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Wake to Washington

Est. 2013

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Over 700,000 strong, for now

The last time DC had this many residents was in 1975. But while 2018 represented a 13th straight year of growth, new Census numbers suggest the city's population could level off. Housing costs are partially to blame, but it's also countercyclical—when the economy is good, people leave.

 

“The man who attacked me works in your kitchen”

After the courts failed sexual assault survivor Lauren Clark, she took matters into her own hands to make others beware of her attacker. Despite pleading guilty in her case an admitting to assaulting 6 women, the man who assaulted her in 2013 went on to continue his behavior on his way up in the D.C. dining scene, from Brixton to Vidalia, Grist Mill and Le Diplomate, where she saw him and decided to go public.

 

Picturing protest

Phil Portlock was WMATA’s staff photographer for 29 years. He also “shot the District’s most pivotal social justice movements,” including Dr. King’s last Sunday sermon (at National Cathedral) and the subsequent upheaval.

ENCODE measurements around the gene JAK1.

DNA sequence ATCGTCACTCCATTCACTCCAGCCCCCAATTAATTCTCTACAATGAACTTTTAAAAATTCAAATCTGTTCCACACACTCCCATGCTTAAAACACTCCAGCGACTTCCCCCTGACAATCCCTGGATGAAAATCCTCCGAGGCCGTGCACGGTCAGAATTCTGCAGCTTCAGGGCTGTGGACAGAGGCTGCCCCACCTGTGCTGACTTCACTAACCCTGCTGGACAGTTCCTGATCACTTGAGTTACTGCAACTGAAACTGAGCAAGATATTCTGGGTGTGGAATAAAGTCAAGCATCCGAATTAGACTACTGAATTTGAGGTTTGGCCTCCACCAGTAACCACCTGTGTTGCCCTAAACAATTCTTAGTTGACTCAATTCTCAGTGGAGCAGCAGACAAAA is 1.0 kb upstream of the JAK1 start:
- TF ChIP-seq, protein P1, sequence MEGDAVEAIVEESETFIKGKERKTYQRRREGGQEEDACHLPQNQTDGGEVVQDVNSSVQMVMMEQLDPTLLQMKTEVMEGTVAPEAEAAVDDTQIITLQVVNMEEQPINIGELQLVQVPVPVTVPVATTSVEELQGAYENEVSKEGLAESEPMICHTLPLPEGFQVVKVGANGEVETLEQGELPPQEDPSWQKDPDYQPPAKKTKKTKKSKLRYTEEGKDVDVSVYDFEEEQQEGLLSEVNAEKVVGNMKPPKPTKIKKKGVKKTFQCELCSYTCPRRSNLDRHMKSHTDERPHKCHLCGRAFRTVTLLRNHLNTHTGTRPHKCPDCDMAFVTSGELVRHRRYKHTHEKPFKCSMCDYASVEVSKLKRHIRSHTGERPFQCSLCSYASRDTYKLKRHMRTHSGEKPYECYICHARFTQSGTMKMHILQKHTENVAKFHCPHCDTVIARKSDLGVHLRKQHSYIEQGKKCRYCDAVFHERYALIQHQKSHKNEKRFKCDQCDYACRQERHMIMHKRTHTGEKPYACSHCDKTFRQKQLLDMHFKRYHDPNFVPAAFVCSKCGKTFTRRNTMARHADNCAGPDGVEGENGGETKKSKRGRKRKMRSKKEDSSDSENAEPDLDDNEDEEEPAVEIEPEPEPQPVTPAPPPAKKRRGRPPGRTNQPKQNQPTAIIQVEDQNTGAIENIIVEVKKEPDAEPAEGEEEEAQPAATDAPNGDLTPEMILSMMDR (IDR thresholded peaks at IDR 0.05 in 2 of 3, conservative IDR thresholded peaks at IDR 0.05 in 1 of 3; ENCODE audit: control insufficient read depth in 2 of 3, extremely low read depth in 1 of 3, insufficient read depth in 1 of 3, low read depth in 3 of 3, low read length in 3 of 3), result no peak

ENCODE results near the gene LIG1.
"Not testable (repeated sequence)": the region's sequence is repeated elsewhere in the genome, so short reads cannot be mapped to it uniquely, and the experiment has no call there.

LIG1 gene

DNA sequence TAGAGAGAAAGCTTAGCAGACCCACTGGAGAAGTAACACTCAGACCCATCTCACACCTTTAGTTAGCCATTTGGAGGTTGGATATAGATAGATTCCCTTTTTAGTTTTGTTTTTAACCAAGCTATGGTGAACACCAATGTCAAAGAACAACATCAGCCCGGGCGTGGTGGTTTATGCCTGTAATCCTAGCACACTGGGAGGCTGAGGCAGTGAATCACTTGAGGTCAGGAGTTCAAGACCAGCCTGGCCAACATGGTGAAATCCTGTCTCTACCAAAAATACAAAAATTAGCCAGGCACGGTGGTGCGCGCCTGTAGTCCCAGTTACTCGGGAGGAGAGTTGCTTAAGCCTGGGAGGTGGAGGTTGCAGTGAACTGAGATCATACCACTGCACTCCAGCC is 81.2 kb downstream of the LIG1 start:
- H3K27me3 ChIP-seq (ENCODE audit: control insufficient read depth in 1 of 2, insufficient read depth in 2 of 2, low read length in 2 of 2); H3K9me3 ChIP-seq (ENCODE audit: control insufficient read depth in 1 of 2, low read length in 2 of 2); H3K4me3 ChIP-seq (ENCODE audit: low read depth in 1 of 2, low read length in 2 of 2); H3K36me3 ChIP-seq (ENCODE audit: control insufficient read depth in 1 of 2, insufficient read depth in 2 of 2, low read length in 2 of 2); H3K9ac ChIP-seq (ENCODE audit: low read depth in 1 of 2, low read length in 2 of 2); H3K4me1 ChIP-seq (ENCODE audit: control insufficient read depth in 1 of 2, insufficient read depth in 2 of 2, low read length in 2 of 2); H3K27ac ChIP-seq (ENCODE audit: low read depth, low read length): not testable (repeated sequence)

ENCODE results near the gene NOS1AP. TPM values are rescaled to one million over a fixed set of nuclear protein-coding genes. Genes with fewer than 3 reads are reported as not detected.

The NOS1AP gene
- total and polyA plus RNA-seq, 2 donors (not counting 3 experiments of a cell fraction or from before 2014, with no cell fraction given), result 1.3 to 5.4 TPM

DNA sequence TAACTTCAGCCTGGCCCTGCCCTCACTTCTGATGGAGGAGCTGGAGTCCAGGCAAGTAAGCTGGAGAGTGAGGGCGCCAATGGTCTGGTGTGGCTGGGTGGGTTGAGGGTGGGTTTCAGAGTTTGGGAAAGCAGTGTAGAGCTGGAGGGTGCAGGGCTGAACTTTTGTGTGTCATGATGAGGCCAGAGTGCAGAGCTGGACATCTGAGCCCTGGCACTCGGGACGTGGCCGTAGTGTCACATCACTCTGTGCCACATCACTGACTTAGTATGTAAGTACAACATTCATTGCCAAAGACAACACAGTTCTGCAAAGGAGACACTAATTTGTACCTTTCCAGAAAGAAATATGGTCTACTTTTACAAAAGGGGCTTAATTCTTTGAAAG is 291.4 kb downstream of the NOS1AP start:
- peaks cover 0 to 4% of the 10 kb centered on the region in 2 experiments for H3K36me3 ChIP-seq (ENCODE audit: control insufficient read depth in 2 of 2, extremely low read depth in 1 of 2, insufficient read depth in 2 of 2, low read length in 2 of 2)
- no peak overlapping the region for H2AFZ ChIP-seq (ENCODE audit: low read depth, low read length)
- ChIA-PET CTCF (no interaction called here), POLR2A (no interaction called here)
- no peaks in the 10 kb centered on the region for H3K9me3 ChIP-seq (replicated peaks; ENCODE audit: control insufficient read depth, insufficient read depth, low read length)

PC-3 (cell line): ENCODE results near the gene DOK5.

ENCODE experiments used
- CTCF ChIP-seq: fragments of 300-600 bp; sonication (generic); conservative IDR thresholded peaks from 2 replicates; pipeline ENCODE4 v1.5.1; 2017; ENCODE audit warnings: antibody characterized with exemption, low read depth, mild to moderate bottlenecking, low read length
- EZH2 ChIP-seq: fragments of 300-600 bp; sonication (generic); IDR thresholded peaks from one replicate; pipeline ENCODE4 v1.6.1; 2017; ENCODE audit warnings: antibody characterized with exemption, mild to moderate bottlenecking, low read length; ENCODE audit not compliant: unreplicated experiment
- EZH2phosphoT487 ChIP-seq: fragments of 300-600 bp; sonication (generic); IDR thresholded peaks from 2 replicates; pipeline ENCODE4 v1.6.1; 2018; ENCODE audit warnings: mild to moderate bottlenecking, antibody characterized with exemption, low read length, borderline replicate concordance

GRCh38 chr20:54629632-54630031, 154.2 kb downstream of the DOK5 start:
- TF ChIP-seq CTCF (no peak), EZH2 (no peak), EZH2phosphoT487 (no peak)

DC-based dating app debuts

SmileBack makes it a little bit harder to match, but rewards the persistence: They’ll pay (some of) the tab if you visit one of their restaurant partners.

 

You can read Kojo now

In a boon to us media nerds, they’re transcribing the WAMU host’s conversations now, which is great news—he gets candid conversations with a mix of experts and regular Washingtonians. In this first one, check out a deep dive on “making housing affordable across generations,” featuring very smart, eminently followable urbanists like Payton Chung and Heavy Metal Parking Lot enthusiast Alex Baca


Also || Jonny Grave Live at the Luce, Logan Circle’s Prather Alley to get the Blagden treatment, managing the energy grid during this cold is a full-time job

If you like food, read this

 

A Long, Long Way: Race and Film, 1989–2019

The Long, Long Way Film Weekend at the National Cathedral showcases Spike Lee's Do the Right Thing and BlacKkKlansman, comparing historical and contemporary film to explore narratives of race and prejudice over time. (7pm)

 

Ivanka vacuuming

It’s just what it sounds like. Flashpoint Gallery hosts conceptual artist Jennifer Rubell and her performance: visitors are invited to throw crumbs (provided) onto a plush pink carpet while Ivanka vacuums (and prompts us to interrogate themes of complicity, role-playing, power, and the sexualized female form, obviously). (6pm)

 

Reminders from the Weekly Scheduler

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